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I need to carbonize the NBR rubber sample. Can anyone explain the formation of graphitic structure from the carbonization of NBR? Is there any mechanism relevant for this formation?
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The yield of carbon will depend on the acrylonitrile (ACN) content of the polymer and is generally quite low (~12% for a 50% ACN NBR). The mechanism is very broadly as described for the manufacture of carbon fibre from polyacrylonitrile. If the Nitrile rubber is carbon black filled, then this will also contribute to the Carbon yield, as might polymeric plasticisers.
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Which method and which function is suitable to be used to get the target?
1. Productivity of single well at a different location in fractured cave carbonate reservoir
2. Productivity of multiple wells at a favorable location in fractured cave carbonate reservoir
Your help will be highly appreciated
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Mass balance calculations require that carbonates with δ13-C < -5 (per mil) contain some carbon derived from the oxidation of organic matter. Given that several negative isotopic anomalies much smaller than that (< -10) are recorded, notably in the Neoproterozoic, is it possible that there is another source for depletion in 13C?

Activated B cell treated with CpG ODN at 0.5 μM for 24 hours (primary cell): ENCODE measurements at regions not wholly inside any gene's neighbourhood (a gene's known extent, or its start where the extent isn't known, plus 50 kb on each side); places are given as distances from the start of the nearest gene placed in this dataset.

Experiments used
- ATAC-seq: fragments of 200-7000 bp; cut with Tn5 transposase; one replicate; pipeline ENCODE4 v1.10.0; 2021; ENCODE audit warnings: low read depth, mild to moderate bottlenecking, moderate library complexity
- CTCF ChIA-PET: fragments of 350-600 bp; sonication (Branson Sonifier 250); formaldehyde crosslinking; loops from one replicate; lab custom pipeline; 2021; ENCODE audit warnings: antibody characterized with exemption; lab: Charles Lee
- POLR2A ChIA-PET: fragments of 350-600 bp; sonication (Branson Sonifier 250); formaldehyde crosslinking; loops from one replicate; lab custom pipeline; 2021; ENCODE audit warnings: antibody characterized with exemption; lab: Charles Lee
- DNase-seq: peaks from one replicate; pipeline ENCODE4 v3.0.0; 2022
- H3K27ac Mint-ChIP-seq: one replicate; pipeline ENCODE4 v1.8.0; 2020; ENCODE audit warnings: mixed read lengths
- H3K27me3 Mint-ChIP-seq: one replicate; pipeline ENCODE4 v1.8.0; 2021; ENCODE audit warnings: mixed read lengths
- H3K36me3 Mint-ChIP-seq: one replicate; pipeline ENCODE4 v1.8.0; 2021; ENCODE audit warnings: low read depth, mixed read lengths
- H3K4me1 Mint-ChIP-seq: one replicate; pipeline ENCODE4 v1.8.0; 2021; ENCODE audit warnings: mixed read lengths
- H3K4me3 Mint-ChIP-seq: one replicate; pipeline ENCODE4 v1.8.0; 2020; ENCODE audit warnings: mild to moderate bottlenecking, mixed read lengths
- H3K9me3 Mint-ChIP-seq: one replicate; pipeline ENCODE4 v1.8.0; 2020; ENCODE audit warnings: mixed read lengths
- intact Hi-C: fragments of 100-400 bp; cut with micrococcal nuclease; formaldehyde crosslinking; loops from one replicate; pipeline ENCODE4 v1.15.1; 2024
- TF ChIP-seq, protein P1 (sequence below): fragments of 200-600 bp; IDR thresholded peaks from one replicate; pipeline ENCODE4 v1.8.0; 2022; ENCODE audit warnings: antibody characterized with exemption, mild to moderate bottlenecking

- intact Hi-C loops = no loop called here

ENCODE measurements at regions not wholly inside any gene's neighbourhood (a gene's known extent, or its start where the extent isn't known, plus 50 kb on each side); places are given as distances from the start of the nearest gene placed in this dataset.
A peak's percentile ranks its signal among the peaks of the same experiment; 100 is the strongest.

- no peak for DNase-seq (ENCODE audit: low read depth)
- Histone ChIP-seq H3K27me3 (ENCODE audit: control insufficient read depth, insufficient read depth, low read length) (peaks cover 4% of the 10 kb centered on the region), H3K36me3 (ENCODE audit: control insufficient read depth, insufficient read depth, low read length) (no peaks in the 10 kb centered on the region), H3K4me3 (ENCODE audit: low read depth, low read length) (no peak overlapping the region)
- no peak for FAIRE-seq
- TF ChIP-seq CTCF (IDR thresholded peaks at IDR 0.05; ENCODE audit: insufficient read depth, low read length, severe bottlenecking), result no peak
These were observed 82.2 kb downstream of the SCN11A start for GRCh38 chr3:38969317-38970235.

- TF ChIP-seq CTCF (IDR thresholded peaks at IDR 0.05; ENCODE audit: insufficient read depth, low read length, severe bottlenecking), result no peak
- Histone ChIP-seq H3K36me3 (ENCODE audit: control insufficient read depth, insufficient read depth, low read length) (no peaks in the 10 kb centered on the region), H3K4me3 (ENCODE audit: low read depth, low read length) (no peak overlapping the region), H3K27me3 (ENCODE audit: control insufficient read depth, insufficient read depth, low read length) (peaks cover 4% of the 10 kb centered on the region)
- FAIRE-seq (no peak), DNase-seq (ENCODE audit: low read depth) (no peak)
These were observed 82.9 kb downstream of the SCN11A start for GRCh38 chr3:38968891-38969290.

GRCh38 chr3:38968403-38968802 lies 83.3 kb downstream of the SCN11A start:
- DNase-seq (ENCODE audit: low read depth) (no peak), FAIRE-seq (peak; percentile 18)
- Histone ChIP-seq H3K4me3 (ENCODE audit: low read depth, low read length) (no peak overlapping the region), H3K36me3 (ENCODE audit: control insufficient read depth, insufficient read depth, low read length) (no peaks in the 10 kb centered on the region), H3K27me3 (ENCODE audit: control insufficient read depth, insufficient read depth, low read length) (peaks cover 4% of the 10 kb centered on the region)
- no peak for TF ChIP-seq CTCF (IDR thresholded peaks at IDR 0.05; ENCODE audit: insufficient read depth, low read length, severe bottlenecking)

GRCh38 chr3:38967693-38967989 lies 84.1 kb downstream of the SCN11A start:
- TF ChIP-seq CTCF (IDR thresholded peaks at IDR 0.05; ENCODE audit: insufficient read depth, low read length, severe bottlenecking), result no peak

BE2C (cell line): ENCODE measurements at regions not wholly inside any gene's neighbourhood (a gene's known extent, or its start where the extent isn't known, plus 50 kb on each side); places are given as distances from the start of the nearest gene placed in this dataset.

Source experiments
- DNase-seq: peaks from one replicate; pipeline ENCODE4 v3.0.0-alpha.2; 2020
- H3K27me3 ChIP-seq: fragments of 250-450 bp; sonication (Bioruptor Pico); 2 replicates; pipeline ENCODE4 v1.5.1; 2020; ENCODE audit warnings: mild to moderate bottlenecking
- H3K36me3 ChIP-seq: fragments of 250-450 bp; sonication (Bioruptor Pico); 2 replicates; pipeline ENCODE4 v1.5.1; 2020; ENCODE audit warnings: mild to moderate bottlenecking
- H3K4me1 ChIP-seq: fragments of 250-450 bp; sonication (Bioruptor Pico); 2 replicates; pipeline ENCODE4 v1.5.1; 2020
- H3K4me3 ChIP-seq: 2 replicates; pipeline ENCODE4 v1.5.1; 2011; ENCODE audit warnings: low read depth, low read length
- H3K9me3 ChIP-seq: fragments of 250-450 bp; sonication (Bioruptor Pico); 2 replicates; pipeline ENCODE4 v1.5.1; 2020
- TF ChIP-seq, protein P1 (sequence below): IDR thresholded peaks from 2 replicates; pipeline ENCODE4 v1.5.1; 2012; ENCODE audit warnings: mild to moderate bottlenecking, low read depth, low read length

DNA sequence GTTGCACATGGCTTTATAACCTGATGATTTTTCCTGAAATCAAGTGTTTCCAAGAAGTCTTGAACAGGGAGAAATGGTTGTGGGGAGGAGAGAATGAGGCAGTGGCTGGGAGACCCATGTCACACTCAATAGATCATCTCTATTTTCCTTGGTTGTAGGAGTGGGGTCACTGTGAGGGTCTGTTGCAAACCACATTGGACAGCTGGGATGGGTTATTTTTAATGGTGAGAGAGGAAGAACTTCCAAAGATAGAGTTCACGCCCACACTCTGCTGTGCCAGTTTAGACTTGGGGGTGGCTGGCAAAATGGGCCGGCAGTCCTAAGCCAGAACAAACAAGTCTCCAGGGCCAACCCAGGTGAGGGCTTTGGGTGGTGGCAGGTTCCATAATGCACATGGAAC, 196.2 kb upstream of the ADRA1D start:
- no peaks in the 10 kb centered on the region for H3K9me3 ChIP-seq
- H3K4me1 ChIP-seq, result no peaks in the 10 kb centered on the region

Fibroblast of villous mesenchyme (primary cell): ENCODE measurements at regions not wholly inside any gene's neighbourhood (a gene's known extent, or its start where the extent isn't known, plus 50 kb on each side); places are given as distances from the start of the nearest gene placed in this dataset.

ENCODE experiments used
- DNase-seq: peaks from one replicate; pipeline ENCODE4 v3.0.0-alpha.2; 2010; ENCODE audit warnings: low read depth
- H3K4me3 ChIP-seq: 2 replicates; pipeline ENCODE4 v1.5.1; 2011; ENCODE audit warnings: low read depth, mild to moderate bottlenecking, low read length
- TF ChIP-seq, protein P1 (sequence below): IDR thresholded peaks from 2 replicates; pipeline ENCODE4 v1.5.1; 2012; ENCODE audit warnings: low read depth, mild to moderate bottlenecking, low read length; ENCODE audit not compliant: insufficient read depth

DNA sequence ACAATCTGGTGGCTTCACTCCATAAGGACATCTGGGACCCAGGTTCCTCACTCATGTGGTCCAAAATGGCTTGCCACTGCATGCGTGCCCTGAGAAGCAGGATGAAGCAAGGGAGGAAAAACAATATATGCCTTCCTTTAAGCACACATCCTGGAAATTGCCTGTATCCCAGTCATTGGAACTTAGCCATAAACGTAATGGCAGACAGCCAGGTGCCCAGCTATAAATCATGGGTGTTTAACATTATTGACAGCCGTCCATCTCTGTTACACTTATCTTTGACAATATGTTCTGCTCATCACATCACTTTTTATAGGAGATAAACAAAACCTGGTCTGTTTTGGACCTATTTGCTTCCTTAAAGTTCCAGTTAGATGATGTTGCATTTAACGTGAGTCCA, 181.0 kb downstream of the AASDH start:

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Carbonate isotopic compositions are largely a reflection of the environment in which they form. Methane oxidation by methanotropic bacteria at the anoxic interface of a stratified water column can contribute isotopically depleted CO2 to the environment where there is an active methane e.g., the Ancient lakes that deposited the Green River Formation or the Lacustrine oils in many Basins in China.
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What kind of carbonate minerals depression is preferrable for Au-bearing sulfides flotation (may be reverse flotation?) for such an ore:
  • quartz - 10-30%
  • feldspar (orthoclase) - 5-40%
  • clay&mica - 20-30%
  • Fe-dolomite&ankerite - 5-60% (!)
  • FeS2 - 1-8%
  • FeAsS - 0,5-3%
  • AsS - 0,2-2%
  • ZnS - 0,1-4%
  • PbS - 0,1-1%
Gold is mainly assotiated with Py and AsPy. There are also 0,5-5,0 mkm particles of electrum. Any advice for effective modern reagents?
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Maria, danke dir für deine Überlegungen! Ich kenne Lev Odysseyevich seit 20. Jahrhundert, noch von der Universität. Es scheint, muss ich ihn wirklich zu diesem Thema beiziehen.
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Hi,
I'm working on Late Cretaceous carbonates in central southern atlas of Tunisia. I think that these are longitidunal sections of Rudists but I need confirmation and a more detailed description.
Thank's
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As previously stated by Stevens and El Hassi, they are rudists. With those sections is not easy to precise genus or species, but in the first picture at the right side, one of the specimens shows a typical reticulate structure of the wall that copuld be usefulo to identify them.